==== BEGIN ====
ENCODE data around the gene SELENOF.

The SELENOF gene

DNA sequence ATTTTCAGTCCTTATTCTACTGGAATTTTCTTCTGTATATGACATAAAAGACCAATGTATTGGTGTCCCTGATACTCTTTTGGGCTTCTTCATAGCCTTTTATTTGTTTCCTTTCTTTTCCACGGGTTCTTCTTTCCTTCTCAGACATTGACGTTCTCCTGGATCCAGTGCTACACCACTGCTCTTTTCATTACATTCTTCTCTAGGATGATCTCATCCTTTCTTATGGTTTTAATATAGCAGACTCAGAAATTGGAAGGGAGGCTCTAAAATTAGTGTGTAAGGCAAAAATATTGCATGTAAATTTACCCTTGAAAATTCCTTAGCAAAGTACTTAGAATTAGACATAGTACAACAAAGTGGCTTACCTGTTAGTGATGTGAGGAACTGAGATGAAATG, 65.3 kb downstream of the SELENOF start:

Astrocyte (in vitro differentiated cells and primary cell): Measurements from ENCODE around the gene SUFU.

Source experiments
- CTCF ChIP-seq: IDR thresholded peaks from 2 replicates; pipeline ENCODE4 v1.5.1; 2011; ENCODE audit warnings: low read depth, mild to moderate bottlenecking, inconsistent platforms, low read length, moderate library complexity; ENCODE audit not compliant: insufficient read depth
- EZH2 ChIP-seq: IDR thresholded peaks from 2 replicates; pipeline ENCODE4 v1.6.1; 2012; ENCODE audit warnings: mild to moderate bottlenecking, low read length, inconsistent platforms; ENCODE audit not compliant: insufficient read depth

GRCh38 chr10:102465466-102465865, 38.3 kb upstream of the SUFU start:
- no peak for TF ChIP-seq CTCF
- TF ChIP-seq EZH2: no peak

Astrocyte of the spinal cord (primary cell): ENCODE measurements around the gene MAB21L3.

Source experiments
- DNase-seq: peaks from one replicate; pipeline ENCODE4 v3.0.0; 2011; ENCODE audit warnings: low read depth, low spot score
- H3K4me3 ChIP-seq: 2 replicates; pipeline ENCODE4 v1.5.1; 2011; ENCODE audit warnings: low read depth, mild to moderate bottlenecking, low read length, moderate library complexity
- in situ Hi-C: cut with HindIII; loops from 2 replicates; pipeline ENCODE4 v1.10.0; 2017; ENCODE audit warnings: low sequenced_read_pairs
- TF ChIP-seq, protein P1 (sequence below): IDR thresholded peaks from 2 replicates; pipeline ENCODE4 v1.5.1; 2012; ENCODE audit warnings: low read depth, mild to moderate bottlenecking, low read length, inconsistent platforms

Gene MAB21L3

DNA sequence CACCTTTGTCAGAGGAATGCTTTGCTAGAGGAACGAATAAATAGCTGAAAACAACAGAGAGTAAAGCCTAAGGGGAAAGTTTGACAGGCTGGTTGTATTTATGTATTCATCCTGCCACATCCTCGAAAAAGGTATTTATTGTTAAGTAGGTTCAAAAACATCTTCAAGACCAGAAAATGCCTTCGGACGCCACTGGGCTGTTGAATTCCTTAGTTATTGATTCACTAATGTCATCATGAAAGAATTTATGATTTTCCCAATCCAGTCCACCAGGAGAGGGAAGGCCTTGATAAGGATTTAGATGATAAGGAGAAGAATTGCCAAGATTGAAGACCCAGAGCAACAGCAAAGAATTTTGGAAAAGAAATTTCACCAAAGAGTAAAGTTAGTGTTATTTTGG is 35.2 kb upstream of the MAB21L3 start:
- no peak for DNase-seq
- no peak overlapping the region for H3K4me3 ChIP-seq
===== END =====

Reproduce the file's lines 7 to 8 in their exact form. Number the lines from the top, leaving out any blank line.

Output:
- EZH2 ChIP-seq: IDR thresholded peaks from 2 replicates; pipeline ENCODE4 v1.6.1; 2012; ENCODE audit warnings: mild to moderate bottlenecking, low read length, inconsistent platforms; ENCODE audit not compliant: insufficient read depth

GRCh38 chr10:102465466-102465865, 38.3 kb upstream of the SUFU start: